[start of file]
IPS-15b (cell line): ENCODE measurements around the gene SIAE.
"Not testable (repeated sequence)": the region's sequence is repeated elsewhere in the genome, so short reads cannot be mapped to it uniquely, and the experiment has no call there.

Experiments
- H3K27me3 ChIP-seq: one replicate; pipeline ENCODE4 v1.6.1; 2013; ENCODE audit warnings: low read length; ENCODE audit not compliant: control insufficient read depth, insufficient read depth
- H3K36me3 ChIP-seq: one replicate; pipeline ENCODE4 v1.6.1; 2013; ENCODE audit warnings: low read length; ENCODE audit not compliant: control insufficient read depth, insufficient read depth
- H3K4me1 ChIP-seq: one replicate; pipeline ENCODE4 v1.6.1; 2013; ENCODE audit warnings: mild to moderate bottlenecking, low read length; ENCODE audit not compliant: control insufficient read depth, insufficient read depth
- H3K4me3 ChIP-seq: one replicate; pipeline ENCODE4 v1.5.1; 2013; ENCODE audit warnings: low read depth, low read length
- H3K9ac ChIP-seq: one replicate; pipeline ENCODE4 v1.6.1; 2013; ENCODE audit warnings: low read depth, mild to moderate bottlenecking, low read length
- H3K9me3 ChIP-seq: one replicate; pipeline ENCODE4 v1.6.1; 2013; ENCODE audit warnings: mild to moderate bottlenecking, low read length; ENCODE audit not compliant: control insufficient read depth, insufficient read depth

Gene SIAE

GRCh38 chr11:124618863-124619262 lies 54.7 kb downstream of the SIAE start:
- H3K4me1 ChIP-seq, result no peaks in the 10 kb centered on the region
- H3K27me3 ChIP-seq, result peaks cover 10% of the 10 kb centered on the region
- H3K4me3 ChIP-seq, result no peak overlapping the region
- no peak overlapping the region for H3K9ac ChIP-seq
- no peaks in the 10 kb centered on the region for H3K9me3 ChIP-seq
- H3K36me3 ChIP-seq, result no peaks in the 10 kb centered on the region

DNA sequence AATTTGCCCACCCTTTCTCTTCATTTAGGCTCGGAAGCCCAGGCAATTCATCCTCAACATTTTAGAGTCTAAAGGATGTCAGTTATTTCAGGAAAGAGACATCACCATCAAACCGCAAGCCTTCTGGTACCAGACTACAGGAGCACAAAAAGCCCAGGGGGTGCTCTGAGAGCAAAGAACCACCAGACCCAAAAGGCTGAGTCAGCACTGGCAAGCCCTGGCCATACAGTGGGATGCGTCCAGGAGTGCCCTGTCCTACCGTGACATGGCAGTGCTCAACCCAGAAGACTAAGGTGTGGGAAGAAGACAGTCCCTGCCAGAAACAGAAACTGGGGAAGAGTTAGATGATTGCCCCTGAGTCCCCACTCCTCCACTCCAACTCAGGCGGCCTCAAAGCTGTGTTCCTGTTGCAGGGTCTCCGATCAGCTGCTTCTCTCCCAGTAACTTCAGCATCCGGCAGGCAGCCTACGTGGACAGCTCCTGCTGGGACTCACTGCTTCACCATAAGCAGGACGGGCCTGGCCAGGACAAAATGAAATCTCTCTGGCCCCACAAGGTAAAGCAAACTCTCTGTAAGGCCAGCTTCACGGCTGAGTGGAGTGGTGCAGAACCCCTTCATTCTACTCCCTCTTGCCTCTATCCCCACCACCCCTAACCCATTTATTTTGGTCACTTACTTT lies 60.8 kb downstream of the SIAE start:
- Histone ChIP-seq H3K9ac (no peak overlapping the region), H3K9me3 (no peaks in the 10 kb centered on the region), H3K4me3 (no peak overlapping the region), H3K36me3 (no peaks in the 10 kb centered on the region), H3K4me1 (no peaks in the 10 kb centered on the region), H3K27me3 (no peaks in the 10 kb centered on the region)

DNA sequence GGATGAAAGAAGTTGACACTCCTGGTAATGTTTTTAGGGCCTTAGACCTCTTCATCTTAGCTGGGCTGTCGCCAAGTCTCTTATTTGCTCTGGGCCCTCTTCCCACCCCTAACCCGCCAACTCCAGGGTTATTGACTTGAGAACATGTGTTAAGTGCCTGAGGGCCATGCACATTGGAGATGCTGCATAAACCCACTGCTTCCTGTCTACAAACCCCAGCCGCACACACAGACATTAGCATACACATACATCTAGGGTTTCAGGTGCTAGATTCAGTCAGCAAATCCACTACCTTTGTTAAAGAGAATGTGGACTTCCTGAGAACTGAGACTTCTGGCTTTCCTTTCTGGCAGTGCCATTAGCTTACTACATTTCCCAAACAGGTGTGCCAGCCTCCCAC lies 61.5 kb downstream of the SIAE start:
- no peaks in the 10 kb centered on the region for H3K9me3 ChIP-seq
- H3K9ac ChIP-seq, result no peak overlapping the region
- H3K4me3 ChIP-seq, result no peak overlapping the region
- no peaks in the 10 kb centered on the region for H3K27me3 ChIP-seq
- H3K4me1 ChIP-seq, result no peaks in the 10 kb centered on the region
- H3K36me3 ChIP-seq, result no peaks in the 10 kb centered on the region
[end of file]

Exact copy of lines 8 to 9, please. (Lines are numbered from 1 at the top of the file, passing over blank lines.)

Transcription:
- H3K9ac ChIP-seq: one replicate; pipeline ENCODE4 v1.6.1; 2013; ENCODE audit warnings: low read depth, mild to moderate bottlenecking, low read length
- H3K9me3 ChIP-seq: one replicate; pipeline ENCODE4 v1.6.1; 2013; ENCODE audit warnings: mild to moderate bottlenecking, low read length; ENCODE audit not compliant: control insufficient read depth, insufficient read depth